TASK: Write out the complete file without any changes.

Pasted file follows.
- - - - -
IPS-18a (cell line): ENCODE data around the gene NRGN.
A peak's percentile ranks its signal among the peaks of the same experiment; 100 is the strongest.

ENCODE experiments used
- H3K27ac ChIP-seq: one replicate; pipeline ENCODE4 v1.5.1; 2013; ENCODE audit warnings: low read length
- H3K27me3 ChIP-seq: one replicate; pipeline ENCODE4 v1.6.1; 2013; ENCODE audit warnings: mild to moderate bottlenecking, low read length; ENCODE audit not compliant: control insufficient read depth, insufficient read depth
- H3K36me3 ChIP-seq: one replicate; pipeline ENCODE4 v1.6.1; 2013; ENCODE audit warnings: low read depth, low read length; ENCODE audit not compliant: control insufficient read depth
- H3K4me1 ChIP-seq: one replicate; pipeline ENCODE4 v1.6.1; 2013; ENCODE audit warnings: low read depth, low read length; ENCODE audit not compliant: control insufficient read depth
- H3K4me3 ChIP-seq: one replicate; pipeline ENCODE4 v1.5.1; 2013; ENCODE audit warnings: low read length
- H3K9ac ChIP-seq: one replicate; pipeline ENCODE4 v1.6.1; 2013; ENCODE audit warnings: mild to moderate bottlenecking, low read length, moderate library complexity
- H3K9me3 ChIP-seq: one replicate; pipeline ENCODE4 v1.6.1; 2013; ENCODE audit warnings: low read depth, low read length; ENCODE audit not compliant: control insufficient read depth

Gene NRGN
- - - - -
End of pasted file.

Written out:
IPS-18a (cell line): ENCODE data around the gene NRGN.
A peak's percentile ranks its signal among the peaks of the same experiment; 100 is the strongest.

ENCODE experiments used
- H3K27ac ChIP-seq: one replicate; pipeline ENCODE4 v1.5.1; 2013; ENCODE audit warnings: low read length
- H3K27me3 ChIP-seq: one replicate; pipeline ENCODE4 v1.6.1; 2013; ENCODE audit warnings: mild to moderate bottlenecking, low read length; ENCODE audit not compliant: control insufficient read depth, insufficient read depth
- H3K36me3 ChIP-seq: one replicate; pipeline ENCODE4 v1.6.1; 2013; ENCODE audit warnings: low read depth, low read length; ENCODE audit not compliant: control insufficient read depth
- H3K4me1 ChIP-seq: one replicate; pipeline ENCODE4 v1.6.1; 2013; ENCODE audit warnings: low read depth, low read length; ENCODE audit not compliant: control insufficient read depth
- H3K4me3 ChIP-seq: one replicate; pipeline ENCODE4 v1.5.1; 2013; ENCODE audit warnings: low read length
- H3K9ac ChIP-seq: one replicate; pipeline ENCODE4 v1.6.1; 2013; ENCODE audit warnings: mild to moderate bottlenecking, low read length, moderate library complexity
- H3K9me3 ChIP-seq: one replicate; pipeline ENCODE4 v1.6.1; 2013; ENCODE audit warnings: low read depth, low read length; ENCODE audit not compliant: control insufficient read depth

Gene NRGN